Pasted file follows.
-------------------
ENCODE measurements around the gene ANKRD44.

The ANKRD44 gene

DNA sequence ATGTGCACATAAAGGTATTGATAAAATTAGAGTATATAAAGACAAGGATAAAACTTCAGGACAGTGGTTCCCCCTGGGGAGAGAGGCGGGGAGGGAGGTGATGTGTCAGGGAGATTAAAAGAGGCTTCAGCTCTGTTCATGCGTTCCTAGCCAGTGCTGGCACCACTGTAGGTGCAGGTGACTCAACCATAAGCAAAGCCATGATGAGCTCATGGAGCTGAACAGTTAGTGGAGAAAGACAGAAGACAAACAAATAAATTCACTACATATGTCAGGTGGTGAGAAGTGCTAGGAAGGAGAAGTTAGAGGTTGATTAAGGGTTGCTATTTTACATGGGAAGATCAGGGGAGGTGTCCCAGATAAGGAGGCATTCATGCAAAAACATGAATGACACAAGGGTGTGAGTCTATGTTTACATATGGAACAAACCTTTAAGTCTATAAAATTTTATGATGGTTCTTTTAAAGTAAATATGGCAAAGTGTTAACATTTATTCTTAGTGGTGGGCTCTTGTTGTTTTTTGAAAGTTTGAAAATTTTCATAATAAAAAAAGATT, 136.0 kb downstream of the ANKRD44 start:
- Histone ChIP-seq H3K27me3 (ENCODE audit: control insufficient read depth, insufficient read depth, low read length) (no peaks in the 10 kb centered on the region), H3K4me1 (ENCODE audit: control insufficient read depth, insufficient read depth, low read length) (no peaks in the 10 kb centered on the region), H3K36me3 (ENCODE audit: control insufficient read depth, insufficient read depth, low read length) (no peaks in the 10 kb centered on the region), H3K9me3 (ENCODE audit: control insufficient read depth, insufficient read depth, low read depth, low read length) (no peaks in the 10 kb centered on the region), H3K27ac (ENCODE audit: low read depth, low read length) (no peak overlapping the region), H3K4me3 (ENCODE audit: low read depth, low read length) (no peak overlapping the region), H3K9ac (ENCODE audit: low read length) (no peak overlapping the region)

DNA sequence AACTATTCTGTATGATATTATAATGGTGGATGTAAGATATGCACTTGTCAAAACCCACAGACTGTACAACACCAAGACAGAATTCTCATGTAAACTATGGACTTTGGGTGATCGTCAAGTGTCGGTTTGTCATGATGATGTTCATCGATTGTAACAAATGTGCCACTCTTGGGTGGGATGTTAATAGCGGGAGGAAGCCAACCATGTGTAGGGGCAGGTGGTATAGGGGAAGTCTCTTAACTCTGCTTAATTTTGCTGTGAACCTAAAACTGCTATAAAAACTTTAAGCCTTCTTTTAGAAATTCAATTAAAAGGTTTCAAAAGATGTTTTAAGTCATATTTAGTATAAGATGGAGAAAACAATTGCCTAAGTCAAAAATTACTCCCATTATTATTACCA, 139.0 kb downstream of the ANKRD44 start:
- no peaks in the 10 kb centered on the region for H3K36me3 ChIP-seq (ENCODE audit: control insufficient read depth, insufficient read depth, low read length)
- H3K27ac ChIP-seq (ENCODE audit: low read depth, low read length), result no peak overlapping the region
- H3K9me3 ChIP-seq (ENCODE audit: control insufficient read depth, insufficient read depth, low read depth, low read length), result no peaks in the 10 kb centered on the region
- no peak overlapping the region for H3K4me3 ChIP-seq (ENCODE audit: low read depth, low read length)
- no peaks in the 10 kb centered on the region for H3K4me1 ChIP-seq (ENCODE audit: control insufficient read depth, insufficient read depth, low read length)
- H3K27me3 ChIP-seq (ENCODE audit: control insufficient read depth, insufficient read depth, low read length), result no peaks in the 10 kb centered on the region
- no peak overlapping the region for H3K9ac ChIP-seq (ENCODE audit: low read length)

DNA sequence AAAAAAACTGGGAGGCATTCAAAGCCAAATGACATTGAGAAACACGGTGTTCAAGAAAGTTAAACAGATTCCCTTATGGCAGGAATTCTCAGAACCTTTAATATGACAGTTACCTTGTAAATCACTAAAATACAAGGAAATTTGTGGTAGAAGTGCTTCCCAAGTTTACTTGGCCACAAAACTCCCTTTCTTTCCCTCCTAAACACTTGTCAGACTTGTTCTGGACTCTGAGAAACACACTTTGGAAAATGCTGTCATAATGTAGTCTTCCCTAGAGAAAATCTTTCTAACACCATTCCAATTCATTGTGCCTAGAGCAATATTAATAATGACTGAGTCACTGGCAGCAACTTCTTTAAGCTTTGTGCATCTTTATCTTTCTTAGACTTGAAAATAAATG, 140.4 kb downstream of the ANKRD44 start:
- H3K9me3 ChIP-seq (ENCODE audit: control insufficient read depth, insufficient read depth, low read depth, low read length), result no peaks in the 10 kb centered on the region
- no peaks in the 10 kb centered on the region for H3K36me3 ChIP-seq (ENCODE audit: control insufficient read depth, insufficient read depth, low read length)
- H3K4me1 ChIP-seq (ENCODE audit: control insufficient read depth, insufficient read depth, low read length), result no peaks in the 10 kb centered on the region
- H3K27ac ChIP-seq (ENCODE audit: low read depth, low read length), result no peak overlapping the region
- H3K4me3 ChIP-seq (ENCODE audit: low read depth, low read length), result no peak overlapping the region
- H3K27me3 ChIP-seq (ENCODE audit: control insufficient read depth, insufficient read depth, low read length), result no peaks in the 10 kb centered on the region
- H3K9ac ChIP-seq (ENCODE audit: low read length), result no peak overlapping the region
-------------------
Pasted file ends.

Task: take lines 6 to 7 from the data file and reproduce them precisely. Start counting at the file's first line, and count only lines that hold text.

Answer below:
- no peaks in the 10 kb centered on the region for H3K36me3 ChIP-seq (ENCODE audit: control insufficient read depth, insufficient read depth, low read length)
- H3K27ac ChIP-seq (ENCODE audit: low read depth, low read length), result no peak overlapping the region